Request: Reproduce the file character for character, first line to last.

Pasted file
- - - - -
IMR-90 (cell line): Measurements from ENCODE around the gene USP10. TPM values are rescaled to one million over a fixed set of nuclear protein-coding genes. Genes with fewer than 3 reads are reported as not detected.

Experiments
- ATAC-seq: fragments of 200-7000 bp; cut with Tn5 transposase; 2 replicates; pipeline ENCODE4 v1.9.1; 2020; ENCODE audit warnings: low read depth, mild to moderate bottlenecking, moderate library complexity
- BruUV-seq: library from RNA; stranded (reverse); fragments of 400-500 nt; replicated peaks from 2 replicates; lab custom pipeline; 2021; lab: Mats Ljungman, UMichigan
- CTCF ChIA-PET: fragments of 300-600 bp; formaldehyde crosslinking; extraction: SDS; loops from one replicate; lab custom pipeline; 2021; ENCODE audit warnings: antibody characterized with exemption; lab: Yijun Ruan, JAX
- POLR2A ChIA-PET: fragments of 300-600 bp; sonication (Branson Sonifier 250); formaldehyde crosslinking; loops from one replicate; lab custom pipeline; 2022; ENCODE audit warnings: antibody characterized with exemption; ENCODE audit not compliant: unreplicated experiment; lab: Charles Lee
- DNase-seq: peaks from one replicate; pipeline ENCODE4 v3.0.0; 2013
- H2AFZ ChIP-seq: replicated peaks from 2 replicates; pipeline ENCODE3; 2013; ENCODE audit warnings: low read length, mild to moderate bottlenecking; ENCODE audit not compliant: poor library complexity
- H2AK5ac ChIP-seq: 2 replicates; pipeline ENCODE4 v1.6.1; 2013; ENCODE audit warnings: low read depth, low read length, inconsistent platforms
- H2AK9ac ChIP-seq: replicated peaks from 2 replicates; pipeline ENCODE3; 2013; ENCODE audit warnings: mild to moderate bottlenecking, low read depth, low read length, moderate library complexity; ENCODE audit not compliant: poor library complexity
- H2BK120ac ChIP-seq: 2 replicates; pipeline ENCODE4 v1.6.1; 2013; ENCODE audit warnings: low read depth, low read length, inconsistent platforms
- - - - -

IMR-90 (cell line): Measurements from ENCODE around the gene USP10. TPM values are rescaled to one million over a fixed set of nuclear protein-coding genes. Genes with fewer than 3 reads are reported as not detected.

Experiments
- ATAC-seq: fragments of 200-7000 bp; cut with Tn5 transposase; 2 replicates; pipeline ENCODE4 v1.9.1; 2020; ENCODE audit warnings: low read depth, mild to moderate bottlenecking, moderate library complexity
- BruUV-seq: library from RNA; stranded (reverse); fragments of 400-500 nt; replicated peaks from 2 replicates; lab custom pipeline; 2021; lab: Mats Ljungman, UMichigan
- CTCF ChIA-PET: fragments of 300-600 bp; formaldehyde crosslinking; extraction: SDS; loops from one replicate; lab custom pipeline; 2021; ENCODE audit warnings: antibody characterized with exemption; lab: Yijun Ruan, JAX
- POLR2A ChIA-PET: fragments of 300-600 bp; sonication (Branson Sonifier 250); formaldehyde crosslinking; loops from one replicate; lab custom pipeline; 2022; ENCODE audit warnings: antibody characterized with exemption; ENCODE audit not compliant: unreplicated experiment; lab: Charles Lee
- DNase-seq: peaks from one replicate; pipeline ENCODE4 v3.0.0; 2013
- H2AFZ ChIP-seq: replicated peaks from 2 replicates; pipeline ENCODE3; 2013; ENCODE audit warnings: low read length, mild to moderate bottlenecking; ENCODE audit not compliant: poor library complexity
- H2AK5ac ChIP-seq: 2 replicates; pipeline ENCODE4 v1.6.1; 2013; ENCODE audit warnings: low read depth, low read length, inconsistent platforms
- H2AK9ac ChIP-seq: replicated peaks from 2 replicates; pipeline ENCODE3; 2013; ENCODE audit warnings: mild to moderate bottlenecking, low read depth, low read length, moderate library complexity; ENCODE audit not compliant: poor library complexity
- H2BK120ac ChIP-seq: 2 replicates; pipeline ENCODE4 v1.6.1; 2013; ENCODE audit warnings: low read depth, low read length, inconsistent platforms